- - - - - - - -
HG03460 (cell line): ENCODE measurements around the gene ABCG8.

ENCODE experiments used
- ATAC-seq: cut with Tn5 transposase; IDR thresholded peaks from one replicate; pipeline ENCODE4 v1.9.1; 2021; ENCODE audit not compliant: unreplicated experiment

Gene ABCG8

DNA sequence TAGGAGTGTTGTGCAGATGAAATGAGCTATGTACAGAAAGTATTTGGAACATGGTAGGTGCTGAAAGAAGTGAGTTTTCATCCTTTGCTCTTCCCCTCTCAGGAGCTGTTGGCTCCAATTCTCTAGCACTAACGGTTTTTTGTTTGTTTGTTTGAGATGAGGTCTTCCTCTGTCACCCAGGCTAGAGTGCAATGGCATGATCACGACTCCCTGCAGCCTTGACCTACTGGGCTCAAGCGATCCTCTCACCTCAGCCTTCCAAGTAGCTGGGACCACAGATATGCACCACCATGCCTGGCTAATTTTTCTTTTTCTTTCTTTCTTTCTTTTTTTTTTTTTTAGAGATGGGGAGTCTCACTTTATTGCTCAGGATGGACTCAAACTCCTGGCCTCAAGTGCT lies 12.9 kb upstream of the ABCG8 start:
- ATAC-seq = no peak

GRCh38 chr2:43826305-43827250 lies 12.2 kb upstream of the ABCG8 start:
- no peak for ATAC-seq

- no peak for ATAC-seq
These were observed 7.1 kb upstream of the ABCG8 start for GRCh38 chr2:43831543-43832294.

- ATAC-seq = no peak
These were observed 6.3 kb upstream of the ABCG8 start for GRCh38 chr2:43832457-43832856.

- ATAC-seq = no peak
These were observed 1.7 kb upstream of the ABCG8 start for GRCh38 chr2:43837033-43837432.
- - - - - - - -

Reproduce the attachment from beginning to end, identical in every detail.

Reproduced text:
HG03460 (cell line): ENCODE measurements around the gene ABCG8.

ENCODE experiments used
- ATAC-seq: cut with Tn5 transposase; IDR thresholded peaks from one replicate; pipeline ENCODE4 v1.9.1; 2021; ENCODE audit not compliant: unreplicated experiment

Gene ABCG8

DNA sequence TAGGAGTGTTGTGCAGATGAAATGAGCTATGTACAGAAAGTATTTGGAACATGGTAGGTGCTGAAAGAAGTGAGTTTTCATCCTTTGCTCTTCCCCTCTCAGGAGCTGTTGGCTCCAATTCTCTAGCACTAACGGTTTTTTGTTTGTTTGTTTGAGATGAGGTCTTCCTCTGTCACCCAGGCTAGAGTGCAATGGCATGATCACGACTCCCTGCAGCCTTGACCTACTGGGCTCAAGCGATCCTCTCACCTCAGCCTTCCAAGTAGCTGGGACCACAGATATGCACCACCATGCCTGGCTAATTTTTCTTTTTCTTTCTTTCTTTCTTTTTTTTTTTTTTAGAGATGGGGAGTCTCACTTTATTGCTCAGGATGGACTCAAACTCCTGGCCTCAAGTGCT lies 12.9 kb upstream of the ABCG8 start:
- ATAC-seq = no peak

GRCh38 chr2:43826305-43827250 lies 12.2 kb upstream of the ABCG8 start:
- no peak for ATAC-seq

- no peak for ATAC-seq
These were observed 7.1 kb upstream of the ABCG8 start for GRCh38 chr2:43831543-43832294.

- ATAC-seq = no peak
These were observed 6.3 kb upstream of the ABCG8 start for GRCh38 chr2:43832457-43832856.

- ATAC-seq = no peak
These were observed 1.7 kb upstream of the ABCG8 start for GRCh38 chr2:43837033-43837432.